Here is Rosenberg with his dad hat on, using NVC in one of those really tricky situations (that I know too well) when your child hits another:
In such situations, I recommend first empathizing with the child who is behaving violently. For example, if I saw a child hit someone after being called a name, I might empathize, “I’m sensing that you’re feeling angry because you’d like to be treated with more respect.” If I guessed correctly, and the child acknowledges this to be true, I would then continue by expressing my own feelings, needs, and requests in the situation without insinuating blame: “I’m feeling sad because I want us to find ways to get respect that don’t turn people into enemies. I’d like you to tell me if you’d be willing to explore with me some other ways to get the respect you’re wanting.
Take a deep breath
And then, to finish, I think NVC holds one very practical tip that I reckon could be the big change from a volatile parent-child relationship to a peaceful one, and that is: taking a big deep, reflective breath before we react or reply.
Parenting can trigger an emotional response in us- sometimes my child’s behaviour unleashes a small, angry dragon in my belly. If I react from that dragon place out come the bribes and warnings and manipulation. But if I take a moment to understand my feelings, to empathise, to listen, then my fiery breath is much less fierce, and stinky.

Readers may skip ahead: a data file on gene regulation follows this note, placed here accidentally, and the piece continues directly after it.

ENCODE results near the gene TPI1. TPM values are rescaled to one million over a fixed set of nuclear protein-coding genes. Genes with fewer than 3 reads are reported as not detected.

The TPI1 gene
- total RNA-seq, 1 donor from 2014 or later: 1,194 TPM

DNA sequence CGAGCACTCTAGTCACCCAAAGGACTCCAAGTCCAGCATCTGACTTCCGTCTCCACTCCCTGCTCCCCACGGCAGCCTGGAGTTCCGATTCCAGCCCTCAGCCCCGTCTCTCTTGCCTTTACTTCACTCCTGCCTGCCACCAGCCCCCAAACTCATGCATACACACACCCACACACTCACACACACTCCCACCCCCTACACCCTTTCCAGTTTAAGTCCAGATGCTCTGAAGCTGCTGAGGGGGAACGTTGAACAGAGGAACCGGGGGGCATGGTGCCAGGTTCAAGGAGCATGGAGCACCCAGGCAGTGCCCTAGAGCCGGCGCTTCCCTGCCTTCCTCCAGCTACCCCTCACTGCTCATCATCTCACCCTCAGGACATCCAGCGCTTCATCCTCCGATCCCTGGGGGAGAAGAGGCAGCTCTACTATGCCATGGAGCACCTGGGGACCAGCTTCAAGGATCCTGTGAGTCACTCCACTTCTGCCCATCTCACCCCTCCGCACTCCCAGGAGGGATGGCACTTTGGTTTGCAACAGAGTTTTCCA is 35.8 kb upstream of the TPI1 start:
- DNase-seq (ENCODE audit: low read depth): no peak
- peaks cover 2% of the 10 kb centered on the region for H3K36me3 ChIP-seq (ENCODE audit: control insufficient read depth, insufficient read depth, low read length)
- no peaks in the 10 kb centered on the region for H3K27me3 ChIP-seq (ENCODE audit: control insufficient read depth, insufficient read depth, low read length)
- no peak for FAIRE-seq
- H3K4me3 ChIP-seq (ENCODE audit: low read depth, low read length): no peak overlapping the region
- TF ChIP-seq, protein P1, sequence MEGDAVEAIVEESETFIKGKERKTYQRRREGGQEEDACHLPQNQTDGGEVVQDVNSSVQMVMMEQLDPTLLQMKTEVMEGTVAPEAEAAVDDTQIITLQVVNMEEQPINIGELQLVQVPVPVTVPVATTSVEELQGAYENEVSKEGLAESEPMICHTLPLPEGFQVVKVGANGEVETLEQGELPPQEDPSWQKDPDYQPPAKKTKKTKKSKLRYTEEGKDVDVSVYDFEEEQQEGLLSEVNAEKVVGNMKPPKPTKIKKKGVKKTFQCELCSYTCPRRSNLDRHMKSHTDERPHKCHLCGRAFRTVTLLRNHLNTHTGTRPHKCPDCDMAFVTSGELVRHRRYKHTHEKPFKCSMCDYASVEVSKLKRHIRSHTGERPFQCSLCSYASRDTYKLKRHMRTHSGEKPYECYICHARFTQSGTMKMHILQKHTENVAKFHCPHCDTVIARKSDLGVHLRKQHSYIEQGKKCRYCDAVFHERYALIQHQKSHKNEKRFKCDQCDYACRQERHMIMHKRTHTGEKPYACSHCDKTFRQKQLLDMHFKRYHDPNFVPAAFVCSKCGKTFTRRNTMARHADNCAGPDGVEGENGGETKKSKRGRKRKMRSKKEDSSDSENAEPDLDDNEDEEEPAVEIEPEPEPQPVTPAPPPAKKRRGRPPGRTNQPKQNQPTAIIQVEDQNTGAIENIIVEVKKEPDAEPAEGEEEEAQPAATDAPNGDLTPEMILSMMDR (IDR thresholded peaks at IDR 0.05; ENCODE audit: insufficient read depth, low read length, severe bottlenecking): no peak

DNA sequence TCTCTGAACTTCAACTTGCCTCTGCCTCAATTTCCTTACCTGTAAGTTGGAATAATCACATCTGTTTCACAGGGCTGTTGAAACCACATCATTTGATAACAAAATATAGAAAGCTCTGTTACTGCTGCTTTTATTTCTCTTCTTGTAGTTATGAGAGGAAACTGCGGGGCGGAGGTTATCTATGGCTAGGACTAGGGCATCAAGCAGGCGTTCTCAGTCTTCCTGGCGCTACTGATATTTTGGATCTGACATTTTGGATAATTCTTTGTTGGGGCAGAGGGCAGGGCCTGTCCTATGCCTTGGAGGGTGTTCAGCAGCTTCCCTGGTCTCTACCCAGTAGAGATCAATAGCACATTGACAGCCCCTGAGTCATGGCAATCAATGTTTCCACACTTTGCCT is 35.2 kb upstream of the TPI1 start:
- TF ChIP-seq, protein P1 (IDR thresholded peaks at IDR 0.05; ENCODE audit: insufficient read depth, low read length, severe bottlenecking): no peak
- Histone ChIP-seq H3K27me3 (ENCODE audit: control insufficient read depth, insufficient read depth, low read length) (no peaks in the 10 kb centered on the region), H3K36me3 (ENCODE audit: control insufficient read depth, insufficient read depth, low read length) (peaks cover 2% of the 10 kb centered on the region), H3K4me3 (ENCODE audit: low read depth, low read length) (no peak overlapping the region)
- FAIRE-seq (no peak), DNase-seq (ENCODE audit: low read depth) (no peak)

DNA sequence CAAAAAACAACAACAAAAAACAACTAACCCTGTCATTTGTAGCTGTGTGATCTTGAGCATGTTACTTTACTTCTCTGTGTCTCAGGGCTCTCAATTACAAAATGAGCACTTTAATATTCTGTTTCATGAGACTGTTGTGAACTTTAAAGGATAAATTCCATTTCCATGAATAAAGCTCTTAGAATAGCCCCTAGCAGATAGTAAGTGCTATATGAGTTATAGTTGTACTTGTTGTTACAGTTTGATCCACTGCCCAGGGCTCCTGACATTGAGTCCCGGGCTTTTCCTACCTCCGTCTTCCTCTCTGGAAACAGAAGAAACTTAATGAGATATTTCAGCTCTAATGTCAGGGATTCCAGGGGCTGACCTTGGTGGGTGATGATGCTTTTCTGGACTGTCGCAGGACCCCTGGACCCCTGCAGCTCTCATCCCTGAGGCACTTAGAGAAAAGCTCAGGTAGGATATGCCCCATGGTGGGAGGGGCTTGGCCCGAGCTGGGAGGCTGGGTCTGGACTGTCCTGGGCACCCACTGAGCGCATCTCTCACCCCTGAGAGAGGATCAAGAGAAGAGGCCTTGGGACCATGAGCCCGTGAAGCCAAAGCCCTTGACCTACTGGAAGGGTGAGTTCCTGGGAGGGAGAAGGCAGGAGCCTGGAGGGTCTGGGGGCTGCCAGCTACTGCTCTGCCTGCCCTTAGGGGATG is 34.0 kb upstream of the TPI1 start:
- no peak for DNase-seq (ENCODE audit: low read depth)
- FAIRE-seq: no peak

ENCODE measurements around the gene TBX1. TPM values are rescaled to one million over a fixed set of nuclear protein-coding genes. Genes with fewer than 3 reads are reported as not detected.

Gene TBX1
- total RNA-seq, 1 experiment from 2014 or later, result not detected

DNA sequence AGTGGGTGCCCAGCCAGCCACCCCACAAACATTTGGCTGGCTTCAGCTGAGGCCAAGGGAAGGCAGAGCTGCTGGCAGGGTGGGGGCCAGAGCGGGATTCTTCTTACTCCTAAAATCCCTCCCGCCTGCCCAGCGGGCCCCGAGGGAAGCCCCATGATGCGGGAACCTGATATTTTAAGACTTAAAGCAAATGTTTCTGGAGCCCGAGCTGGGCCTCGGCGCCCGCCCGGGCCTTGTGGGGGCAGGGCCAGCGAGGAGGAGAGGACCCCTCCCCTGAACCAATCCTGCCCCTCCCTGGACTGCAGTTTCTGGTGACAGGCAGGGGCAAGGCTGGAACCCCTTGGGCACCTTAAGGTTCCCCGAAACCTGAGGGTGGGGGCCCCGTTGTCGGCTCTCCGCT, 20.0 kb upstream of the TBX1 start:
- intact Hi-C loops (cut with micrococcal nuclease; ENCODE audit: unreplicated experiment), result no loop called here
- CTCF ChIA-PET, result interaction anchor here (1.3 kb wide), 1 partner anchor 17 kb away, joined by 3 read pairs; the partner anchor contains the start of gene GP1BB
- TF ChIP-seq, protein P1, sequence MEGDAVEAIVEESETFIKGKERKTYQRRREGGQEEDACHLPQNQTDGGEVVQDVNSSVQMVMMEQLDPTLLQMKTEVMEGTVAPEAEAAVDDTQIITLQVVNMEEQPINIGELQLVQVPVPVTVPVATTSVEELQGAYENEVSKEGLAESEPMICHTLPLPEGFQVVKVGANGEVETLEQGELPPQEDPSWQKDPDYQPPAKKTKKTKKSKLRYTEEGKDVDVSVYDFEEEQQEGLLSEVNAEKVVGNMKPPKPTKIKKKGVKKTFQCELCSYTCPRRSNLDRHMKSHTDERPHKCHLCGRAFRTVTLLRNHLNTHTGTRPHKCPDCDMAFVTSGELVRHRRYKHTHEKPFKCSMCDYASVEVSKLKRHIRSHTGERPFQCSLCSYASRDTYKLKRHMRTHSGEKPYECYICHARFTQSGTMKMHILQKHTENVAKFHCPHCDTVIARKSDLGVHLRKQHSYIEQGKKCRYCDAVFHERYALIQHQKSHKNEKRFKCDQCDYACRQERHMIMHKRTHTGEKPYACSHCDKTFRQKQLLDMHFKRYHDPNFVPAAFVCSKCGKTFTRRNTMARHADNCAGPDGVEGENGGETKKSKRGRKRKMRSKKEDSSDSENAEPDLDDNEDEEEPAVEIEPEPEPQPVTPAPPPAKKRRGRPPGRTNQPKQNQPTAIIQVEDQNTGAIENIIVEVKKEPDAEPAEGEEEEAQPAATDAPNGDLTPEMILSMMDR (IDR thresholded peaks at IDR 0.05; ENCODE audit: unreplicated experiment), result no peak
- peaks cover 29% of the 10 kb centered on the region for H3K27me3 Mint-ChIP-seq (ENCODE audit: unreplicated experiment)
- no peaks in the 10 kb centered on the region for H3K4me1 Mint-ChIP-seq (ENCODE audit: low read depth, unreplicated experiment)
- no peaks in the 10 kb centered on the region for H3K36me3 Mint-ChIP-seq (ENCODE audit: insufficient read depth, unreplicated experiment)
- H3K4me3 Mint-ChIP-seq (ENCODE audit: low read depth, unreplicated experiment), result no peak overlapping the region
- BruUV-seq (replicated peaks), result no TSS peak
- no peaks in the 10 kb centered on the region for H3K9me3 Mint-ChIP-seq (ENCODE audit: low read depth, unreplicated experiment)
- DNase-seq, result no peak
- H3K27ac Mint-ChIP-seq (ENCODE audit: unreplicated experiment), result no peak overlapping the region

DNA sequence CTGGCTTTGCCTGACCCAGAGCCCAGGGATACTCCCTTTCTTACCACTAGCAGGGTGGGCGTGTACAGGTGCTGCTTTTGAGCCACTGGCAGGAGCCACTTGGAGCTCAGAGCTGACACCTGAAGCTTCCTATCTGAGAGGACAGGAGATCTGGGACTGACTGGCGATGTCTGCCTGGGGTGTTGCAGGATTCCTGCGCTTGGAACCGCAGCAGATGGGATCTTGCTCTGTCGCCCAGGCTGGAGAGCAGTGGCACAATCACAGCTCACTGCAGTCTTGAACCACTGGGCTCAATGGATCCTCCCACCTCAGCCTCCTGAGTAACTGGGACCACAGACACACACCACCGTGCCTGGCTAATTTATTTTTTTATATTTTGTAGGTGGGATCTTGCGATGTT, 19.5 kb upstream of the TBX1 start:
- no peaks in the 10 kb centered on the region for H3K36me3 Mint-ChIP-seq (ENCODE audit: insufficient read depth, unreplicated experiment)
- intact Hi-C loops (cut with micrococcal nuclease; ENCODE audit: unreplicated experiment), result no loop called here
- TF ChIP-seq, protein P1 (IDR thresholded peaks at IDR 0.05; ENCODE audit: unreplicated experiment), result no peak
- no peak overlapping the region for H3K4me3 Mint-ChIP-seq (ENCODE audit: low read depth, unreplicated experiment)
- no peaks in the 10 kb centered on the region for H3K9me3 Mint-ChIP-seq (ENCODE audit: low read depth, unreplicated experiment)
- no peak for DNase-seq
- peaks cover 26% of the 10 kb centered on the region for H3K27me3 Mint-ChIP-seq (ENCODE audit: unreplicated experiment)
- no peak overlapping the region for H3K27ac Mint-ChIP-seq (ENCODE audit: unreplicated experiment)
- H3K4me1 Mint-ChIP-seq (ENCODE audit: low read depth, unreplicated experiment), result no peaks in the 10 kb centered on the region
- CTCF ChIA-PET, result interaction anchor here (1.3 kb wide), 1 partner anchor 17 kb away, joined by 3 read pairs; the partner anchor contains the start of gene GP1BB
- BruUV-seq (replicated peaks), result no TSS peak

NVC conversations are slow and quiet, they involve silent space, reflection and observation. Have a look at this Youtube video to get a sense of how softly, softly these parenting chats can go.
So there we have it, boom shack, a little overview of how NVC can work in the home. NVC has bought about so much peace worldwide- I believe if it is implemented between adults and children the impact will be multiplied a google times.
Parenting for Social Justice series
You know, I have an undergrad and post grad degree in social policy, and spent the majority of my career in policy and campaigns- determined that this was the way to a fair world.
Then I had children. I began to see that social justice begins in the home; that peaceful adult- child interaction has just as much a role as the UN, the NGOs, all the Nobel Peace Prize nominees. I will raise warring tyrants or peacemakers (or somewhere in between!) depending on how I treat my children.
This series has been on my mind for a year- I want to take a look at how common themes and concepts within the global social justice movement apply to childhood.
I’d love to explore this with you, if you have any ideas we can look at, it’d be awesome to hear from you.
A just and beautiful world is nurtured every time a child is loved and respected….